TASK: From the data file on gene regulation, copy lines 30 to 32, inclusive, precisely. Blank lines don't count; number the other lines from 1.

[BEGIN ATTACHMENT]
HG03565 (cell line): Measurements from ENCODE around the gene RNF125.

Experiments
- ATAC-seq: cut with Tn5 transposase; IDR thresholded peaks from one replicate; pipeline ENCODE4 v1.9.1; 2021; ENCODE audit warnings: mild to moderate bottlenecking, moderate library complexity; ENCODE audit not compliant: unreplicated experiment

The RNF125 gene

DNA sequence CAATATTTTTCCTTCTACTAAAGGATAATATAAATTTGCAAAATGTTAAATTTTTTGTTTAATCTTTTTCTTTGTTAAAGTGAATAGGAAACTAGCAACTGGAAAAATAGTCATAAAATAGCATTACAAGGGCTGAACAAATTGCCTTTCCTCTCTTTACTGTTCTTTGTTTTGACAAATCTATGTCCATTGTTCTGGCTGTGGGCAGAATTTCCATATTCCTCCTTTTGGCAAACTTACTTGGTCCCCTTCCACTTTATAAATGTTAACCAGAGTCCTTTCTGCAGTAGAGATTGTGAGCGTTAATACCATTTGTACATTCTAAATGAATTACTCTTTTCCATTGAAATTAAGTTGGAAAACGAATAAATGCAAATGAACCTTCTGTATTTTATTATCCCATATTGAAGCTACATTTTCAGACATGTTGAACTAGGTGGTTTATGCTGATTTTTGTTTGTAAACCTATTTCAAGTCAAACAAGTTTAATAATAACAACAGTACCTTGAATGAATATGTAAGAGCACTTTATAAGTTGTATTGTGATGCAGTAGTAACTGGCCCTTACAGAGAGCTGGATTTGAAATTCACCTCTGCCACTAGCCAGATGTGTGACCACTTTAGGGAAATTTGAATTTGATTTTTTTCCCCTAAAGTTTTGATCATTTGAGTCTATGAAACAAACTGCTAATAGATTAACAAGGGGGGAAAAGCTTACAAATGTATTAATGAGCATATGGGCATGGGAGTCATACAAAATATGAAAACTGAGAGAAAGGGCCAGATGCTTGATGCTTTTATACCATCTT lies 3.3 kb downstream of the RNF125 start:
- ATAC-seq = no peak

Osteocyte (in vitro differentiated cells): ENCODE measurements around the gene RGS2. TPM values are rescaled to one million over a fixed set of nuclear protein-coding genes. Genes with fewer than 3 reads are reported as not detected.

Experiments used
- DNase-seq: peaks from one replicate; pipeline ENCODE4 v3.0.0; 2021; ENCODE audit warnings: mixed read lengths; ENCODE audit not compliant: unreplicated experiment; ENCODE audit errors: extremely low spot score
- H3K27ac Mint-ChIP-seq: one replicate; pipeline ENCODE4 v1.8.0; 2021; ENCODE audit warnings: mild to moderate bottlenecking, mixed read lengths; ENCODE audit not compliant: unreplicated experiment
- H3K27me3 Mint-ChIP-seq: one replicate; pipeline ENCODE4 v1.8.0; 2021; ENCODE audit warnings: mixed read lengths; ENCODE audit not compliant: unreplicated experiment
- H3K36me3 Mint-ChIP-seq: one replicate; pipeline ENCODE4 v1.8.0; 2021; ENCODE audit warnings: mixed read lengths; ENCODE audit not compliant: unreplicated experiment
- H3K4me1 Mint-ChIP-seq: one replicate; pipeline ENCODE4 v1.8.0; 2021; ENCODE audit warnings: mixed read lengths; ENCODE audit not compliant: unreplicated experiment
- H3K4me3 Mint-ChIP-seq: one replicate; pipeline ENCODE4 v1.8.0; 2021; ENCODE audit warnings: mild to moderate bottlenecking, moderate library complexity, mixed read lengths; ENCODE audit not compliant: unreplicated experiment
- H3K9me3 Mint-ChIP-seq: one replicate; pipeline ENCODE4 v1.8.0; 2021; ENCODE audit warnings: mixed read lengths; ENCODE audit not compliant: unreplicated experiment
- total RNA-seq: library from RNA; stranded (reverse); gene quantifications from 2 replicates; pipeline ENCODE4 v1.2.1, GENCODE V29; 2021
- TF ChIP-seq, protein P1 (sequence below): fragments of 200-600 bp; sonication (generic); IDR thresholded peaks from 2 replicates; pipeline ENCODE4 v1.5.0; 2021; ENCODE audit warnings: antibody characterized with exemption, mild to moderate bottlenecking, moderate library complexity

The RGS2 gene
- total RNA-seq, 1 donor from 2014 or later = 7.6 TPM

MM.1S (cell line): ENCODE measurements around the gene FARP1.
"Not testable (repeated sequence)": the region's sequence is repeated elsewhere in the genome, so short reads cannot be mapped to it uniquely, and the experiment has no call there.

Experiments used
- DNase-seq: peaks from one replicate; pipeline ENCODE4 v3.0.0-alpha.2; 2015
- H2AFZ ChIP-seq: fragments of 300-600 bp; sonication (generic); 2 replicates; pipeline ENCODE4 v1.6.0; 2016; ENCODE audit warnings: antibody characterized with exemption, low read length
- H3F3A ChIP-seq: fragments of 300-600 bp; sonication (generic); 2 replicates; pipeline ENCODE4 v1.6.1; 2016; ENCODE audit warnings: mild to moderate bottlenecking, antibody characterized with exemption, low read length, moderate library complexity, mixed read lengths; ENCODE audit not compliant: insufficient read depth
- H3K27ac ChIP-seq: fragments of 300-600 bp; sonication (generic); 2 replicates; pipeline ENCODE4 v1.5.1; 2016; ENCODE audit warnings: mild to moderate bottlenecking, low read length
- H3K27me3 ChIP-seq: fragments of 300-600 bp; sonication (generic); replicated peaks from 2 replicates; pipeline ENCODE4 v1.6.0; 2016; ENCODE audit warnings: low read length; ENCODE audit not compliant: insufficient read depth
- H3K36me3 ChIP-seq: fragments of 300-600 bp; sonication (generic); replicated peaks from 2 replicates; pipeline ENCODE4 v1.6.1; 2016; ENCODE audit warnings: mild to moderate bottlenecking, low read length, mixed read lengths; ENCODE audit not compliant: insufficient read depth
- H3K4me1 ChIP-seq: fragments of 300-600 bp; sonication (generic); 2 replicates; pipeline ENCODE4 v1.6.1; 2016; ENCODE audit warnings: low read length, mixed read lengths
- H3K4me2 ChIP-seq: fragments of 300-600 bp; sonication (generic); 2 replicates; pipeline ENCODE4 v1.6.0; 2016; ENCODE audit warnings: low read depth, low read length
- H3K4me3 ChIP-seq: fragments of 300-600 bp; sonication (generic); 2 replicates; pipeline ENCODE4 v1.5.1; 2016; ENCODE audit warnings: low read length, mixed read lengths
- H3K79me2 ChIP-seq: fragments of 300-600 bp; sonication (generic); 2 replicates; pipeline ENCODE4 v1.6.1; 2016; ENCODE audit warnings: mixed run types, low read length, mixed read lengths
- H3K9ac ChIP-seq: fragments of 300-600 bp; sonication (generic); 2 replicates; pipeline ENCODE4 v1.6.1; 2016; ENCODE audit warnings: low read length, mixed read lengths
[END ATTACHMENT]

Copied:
- H3K4me2 ChIP-seq: fragments of 300-600 bp; sonication (generic); 2 replicates; pipeline ENCODE4 v1.6.0; 2016; ENCODE audit warnings: low read depth, low read length
- H3K4me3 ChIP-seq: fragments of 300-600 bp; sonication (generic); 2 replicates; pipeline ENCODE4 v1.5.1; 2016; ENCODE audit warnings: low read length, mixed read lengths
- H3K79me2 ChIP-seq: fragments of 300-600 bp; sonication (generic); 2 replicates; pipeline ENCODE4 v1.6.1; 2016; ENCODE audit warnings: mixed run types, low read length, mixed read lengths